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To Slow Spread Of Coronovirus, End Iran Sanctions

To Slow Spread Of Coronovirus, End Iran Sanctions

On 3/13/20 in Foreign Policy Focus, Ariel Gold and Medea Benjamin argue that to improve the global coronavirus problem, sanctions on Iran should be lifted, quite aside from the fact they should never have been imposed in the first place as Iran was adhering to the JCPOA nuclear deal.

The effect of the sanctions has been to tank the Iranian economy, including its health care sector, much worsening the coronavirus epidemic in Iran, thus making it more likely to spread to the global pandemic. The Iranian rial has fallen by 80 percent, making it far harder to purchase medical equipment from abroad.  This has not only aggravated the coronavirus situation but also that of many other diseases as well. As of March 13, there were 11,362 reported cases and 514 deaths.

Of course this is aggravated by the Iranian regime imitating those of China (initially) and the US (until very recently) in denying the conditions in their country and being slow to act with testing and other measures. But the bad behavior of the regime does not justify the US and others acting to worsen the health crisis in Iran, which makes it more likely to spread its problems elsewhere as well.

Barkley Rosser

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Europe’s Response to Coronavirus and the Implications for the U.S.

Europe’s Response to Coronavirus and the Implications for the U.S.

As I listened to the morning news about the coronavirus crisis, I was reminded of this critique of the Eurozone:

In a recent conference, the distinguished economist Paul Krugman repeated the oft-heard critique that the eurozone is not an optimal currency area. Waltraud Schelkle disagrees with this characterisation, and argues that no country or group of countries represents an optimal currency area – one region or country always loses out from a single monetary policy. But countries can use fiscal, social and regulatory policies to overcome these difficulties. When Americans criticise the eurozone’s currency policies, she writes, they are forgetting the US dollar’s shaky start and the adjustments which had to be made to the financial system in the 19th century.

Why mention the optimal currency area debate in reference to this health crisis? This morning I heard statements like this one:

By contrast, the coronavirus crisis has started to look more like the European migration and financial crises: a symptom of globalization that can’t be held back where it started. The exploding outbreak around the Continent — officially declared a pandemic by the World Health Organization on Wednesday — highlights both the promises and limitations of the European Union: a single, largely borderless market made up of 27 countries, each with their own governments, electorates, bureaucracies, health care systems and, as has become painfully obvious, national interests. For weeks, officials in Brussels and national capitals have called for pan-European coordination. Yet even as Italy, the bloc’s third largest economy, embraces a made-in-China solution — putting the entire country under preventative lockdown — the modus operandi across the EU remains fragmented and reactive.

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Benefit-Cost Analysis and the Coronavirus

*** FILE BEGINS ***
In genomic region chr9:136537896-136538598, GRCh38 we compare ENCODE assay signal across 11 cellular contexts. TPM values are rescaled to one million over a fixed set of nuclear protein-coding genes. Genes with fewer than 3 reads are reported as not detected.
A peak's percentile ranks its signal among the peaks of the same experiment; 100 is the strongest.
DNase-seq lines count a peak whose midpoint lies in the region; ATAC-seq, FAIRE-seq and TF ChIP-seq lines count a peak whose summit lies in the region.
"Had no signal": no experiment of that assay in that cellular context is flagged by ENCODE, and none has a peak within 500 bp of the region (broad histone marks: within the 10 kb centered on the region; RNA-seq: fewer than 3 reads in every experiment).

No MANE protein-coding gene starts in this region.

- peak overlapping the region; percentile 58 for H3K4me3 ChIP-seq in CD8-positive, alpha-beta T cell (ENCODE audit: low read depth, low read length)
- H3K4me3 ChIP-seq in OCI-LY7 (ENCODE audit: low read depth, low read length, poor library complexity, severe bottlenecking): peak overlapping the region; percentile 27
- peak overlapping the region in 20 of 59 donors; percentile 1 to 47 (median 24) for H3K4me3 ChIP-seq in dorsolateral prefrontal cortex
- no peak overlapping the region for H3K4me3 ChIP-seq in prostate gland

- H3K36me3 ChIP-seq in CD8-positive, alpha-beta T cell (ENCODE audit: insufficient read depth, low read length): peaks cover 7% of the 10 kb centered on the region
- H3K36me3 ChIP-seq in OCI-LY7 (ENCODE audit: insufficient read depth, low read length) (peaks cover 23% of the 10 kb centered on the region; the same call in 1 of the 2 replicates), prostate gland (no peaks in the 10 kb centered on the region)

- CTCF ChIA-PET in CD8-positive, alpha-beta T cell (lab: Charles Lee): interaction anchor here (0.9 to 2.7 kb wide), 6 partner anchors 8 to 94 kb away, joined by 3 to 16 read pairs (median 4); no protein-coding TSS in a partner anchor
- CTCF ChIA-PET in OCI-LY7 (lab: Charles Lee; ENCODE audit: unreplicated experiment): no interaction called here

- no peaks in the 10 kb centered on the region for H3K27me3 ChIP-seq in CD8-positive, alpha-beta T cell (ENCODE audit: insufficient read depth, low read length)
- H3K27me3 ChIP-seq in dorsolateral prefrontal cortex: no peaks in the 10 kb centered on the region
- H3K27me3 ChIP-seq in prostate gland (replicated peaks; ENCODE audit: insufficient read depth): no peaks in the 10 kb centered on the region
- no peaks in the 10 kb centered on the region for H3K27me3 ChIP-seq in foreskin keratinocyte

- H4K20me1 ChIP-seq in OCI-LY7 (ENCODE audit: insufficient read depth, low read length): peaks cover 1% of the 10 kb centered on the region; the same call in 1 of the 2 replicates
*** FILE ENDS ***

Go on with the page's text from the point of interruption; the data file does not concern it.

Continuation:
Benefit-Cost Analysis and the Coronavirus

We are in the middle of a flurry of decision-making on how to deal with COVID-19.  After much resistance, officials are now canceling public events, closing schools and discouraging other activities that put us in contact with each other.  Travel restrictions and possible shutdowns of workplaces, as we’ve seen in Italy, may be up next.

It’s interesting we haven’t heard anything about benefit-cost analysis in all this.  Nearly all economists profess to think that BCA is the single best decision method.  Almost every introductory economics textbook is built around benefit-cost thinking, and for decades federal regulations have mandated BCA for proposals with significant economic impacts.

But now we are facing immense choices—what could have a more drastic impact than shutting down most of the economy by fiat?—and BCA is nowhere to be found.

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Weekly Indicators for March 9 – 13 at Seeking Alpha

by New Deal democrat

Weekly Indicators for March 9 – 13 at Seeking Alpha

My Weekly Indicators post is up at Seeking Alpha.

There is no clear evidence yet of a drop-off in consumer spending due to the coronavirus in the series I have been tracking, although there is evidence on the producer side.

After I posted, I ran across this chart of daily reservations made at OpenTable for various metro areas:

There has clearly been a big decline that began about March 2nd.

As usual, clicking through and reading will help bring you up to date, and rewards me a little bit for my efforts.

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Trump Administration Continues to Attack the Environmental Projections First Put Into Place by the Nixon Administration

Trump Administration Continues to Attack the Environmental Projections First Put Into Place by the Nixon Administration

If you, the reader, are uncertain whether to support Trump or whoever the Democratic candidate turns out to be, I urge you to consider the devastating reduction in protections for clean air, clean water, and clean land (thus also clean air/water and food) under the Trump administration’s ‘hate anything Obama’ approach that has put industry blowhards in charge of the Environmental Protection Administration, an agency created on December 2, 1970 to ensure federal research, monitoring, standard-setting and enforcement of environmental protection.

GP: Donald Trump digs coal lUS-POLITICS-TRUMP 1

(Image of Trump at West Virginia campaign rally in August 2017, from CNBC article on Trump rollbacks of regulation, cited below)